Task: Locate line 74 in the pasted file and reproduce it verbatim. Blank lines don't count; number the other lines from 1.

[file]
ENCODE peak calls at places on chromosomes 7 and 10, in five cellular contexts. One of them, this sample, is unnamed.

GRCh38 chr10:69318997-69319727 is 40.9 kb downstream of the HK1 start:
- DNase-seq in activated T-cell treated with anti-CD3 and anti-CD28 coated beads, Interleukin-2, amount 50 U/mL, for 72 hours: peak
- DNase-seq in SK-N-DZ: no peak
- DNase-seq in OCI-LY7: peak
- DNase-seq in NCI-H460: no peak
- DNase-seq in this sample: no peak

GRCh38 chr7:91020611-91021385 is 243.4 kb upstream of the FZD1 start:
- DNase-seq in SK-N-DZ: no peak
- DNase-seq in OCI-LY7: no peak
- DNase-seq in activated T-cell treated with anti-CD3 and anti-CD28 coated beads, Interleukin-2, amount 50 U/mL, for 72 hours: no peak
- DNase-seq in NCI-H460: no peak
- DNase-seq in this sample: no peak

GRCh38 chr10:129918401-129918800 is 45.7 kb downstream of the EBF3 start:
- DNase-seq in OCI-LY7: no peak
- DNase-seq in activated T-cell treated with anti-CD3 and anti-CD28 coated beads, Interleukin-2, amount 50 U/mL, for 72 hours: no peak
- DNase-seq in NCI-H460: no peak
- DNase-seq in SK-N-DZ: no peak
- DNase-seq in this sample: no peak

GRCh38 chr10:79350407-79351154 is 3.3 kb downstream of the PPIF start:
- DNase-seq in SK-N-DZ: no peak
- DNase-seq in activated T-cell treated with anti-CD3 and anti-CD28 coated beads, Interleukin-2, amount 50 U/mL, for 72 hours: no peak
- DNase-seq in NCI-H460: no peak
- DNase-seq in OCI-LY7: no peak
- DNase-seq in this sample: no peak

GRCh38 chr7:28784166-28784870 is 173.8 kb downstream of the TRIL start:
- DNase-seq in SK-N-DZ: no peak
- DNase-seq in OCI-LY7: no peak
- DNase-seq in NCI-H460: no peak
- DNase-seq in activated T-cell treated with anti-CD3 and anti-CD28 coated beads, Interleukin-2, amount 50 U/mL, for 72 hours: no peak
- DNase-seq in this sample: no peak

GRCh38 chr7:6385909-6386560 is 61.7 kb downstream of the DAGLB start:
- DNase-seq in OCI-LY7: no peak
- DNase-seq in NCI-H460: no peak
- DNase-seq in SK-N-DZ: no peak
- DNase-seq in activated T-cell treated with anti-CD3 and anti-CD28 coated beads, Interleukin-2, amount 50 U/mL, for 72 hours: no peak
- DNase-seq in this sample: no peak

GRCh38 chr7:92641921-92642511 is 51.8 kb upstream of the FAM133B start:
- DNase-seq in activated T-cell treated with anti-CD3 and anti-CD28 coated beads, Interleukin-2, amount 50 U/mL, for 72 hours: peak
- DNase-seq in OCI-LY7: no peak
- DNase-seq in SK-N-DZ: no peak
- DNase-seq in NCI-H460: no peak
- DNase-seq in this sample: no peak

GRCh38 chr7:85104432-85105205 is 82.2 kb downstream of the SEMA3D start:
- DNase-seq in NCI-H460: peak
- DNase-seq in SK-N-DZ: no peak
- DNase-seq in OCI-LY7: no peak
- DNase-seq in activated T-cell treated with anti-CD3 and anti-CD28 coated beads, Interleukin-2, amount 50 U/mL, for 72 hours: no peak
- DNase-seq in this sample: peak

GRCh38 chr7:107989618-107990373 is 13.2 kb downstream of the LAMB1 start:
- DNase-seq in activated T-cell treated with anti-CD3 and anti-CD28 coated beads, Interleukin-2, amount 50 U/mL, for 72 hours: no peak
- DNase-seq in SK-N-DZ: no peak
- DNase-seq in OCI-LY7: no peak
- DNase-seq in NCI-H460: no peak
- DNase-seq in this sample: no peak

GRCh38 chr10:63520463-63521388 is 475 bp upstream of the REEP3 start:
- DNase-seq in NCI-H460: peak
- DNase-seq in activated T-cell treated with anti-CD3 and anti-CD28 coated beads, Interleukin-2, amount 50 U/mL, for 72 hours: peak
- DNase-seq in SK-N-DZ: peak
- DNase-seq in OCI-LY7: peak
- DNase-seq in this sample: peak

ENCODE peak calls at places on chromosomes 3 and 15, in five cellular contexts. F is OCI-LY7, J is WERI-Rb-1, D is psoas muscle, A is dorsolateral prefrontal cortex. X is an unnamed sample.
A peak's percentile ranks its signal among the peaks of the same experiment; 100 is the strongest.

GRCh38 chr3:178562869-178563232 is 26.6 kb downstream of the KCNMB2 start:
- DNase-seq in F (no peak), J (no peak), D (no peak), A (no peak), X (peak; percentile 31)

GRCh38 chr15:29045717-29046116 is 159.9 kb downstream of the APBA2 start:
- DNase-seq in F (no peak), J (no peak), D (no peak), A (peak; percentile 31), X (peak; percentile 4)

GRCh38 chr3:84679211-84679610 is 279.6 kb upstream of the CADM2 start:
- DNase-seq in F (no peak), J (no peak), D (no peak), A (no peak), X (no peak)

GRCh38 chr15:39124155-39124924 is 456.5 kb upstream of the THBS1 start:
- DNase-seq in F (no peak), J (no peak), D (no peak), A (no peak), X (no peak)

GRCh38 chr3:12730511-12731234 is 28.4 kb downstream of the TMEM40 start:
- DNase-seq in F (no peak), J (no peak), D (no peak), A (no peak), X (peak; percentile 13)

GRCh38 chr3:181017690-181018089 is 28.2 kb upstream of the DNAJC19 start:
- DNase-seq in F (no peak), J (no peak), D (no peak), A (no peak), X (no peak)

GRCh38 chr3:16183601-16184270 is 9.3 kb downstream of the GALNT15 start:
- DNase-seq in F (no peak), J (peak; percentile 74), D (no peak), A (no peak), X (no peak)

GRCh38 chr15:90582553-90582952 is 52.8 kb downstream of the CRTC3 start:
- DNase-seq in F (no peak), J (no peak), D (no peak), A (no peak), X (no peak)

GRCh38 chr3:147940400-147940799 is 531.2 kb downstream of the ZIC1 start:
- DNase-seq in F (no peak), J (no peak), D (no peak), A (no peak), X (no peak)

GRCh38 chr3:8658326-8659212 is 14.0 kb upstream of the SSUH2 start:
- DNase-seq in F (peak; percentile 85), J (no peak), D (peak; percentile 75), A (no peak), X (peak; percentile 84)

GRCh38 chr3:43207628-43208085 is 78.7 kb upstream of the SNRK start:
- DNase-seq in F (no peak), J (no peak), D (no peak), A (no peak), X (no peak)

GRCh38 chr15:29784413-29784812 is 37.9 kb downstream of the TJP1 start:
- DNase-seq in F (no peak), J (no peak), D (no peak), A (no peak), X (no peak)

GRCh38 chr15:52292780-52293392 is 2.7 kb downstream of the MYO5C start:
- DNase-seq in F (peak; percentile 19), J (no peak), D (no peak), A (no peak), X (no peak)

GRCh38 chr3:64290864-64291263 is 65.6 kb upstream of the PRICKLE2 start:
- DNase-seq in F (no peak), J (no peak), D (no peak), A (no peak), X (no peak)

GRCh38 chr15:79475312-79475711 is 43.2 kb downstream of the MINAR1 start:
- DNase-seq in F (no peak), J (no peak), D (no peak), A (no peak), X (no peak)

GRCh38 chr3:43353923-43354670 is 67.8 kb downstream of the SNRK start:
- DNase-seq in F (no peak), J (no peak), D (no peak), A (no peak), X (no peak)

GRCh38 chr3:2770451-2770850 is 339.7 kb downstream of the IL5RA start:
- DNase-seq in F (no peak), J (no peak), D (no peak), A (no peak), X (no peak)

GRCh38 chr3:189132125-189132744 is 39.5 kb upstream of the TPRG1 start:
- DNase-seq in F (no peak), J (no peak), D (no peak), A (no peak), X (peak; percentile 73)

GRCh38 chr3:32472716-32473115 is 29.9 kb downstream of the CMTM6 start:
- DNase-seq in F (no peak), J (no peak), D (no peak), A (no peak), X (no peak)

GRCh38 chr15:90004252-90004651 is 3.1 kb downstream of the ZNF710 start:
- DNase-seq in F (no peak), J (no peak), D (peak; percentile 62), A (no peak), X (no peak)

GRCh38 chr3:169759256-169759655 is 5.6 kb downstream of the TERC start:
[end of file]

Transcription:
GRCh38 chr3:181017690-181018089 is 28.2 kb upstream of the DNAJC19 start: